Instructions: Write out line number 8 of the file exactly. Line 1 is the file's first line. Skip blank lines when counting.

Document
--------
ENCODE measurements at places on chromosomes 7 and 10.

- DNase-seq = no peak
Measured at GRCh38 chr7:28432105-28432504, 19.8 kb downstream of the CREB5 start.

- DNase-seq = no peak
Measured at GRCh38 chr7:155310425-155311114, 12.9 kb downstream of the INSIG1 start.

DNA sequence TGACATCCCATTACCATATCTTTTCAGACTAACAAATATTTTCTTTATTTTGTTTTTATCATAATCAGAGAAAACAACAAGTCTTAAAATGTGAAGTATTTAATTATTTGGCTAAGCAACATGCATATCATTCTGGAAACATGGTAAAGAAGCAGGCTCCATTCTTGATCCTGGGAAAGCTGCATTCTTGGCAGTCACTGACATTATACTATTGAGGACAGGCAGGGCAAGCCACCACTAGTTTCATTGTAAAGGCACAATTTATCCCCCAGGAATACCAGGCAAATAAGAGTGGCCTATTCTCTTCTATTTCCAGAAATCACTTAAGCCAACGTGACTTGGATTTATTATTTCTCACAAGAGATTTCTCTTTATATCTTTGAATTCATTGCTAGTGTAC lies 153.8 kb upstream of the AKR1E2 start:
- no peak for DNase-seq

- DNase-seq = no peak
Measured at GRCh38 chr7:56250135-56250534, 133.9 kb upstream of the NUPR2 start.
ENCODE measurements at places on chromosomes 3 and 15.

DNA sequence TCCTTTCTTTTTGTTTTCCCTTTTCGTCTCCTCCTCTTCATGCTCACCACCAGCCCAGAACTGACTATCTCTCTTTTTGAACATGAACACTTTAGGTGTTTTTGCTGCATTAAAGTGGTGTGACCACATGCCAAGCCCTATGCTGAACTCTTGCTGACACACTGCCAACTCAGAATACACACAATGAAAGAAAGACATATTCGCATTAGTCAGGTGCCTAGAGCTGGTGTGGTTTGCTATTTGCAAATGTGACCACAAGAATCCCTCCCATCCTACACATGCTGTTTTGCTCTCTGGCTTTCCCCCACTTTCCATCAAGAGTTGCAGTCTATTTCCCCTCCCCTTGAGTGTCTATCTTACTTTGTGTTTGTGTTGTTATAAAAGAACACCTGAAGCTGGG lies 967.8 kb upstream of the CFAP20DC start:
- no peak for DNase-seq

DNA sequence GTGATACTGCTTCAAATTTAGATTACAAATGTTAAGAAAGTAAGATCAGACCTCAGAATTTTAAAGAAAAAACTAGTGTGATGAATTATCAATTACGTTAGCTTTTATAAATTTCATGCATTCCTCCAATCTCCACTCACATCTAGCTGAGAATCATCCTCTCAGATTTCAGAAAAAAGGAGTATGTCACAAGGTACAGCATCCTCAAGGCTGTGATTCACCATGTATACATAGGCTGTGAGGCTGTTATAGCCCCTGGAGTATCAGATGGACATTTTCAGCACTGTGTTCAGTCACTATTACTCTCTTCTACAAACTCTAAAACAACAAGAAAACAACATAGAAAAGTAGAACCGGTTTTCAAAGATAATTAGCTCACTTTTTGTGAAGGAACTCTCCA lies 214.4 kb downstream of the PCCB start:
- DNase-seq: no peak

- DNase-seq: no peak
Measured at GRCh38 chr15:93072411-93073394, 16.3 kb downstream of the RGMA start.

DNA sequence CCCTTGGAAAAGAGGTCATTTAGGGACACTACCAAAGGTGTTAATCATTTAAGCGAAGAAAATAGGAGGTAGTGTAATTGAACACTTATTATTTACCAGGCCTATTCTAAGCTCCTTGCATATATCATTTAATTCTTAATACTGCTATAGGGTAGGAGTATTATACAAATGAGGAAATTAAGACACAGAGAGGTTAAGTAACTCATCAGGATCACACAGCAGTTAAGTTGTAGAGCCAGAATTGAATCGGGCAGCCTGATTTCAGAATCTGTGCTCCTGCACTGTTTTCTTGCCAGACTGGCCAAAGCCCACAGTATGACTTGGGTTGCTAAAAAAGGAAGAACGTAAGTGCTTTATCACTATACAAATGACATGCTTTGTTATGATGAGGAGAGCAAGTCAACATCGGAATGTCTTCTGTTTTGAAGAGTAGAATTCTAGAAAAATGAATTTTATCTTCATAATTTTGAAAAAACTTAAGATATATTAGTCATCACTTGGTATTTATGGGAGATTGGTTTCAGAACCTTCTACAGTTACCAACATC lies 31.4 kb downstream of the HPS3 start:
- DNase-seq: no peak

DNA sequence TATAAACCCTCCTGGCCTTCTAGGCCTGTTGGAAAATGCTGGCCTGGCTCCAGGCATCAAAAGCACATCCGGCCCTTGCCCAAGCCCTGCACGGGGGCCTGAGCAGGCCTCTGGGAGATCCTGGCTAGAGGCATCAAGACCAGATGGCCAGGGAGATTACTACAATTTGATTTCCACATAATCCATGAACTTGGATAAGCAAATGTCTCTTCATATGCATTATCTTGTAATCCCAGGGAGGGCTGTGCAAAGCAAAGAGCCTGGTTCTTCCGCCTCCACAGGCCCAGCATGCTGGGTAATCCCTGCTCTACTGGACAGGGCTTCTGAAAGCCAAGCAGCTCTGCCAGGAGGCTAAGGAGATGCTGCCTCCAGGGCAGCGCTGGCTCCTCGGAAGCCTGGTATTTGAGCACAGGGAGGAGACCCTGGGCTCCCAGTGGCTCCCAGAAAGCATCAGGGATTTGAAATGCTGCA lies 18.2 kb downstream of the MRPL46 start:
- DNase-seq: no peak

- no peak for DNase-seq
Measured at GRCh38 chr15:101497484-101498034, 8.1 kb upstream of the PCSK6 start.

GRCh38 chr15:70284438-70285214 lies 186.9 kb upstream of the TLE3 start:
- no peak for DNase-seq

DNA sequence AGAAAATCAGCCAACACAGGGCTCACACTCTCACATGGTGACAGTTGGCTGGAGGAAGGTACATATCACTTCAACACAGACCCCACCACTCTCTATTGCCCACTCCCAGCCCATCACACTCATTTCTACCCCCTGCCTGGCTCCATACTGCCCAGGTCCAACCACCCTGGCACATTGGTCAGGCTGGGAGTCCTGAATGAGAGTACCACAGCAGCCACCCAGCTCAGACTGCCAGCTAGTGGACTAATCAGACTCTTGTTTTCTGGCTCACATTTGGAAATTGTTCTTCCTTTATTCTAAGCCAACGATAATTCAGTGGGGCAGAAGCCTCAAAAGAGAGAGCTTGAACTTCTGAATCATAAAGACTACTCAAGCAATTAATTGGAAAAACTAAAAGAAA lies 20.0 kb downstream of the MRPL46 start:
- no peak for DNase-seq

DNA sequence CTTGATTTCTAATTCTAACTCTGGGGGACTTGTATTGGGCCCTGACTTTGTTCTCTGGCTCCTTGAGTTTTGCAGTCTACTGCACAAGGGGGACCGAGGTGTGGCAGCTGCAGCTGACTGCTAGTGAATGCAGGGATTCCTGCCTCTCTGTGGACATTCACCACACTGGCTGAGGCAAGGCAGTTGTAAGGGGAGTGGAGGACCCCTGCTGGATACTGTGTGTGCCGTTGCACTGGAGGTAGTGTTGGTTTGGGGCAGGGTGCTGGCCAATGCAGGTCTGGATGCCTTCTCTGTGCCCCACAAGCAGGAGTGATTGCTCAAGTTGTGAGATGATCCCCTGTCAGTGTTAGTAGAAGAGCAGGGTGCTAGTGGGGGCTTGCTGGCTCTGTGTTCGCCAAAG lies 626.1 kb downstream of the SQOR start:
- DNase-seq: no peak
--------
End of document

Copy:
- DNase-seq = no peak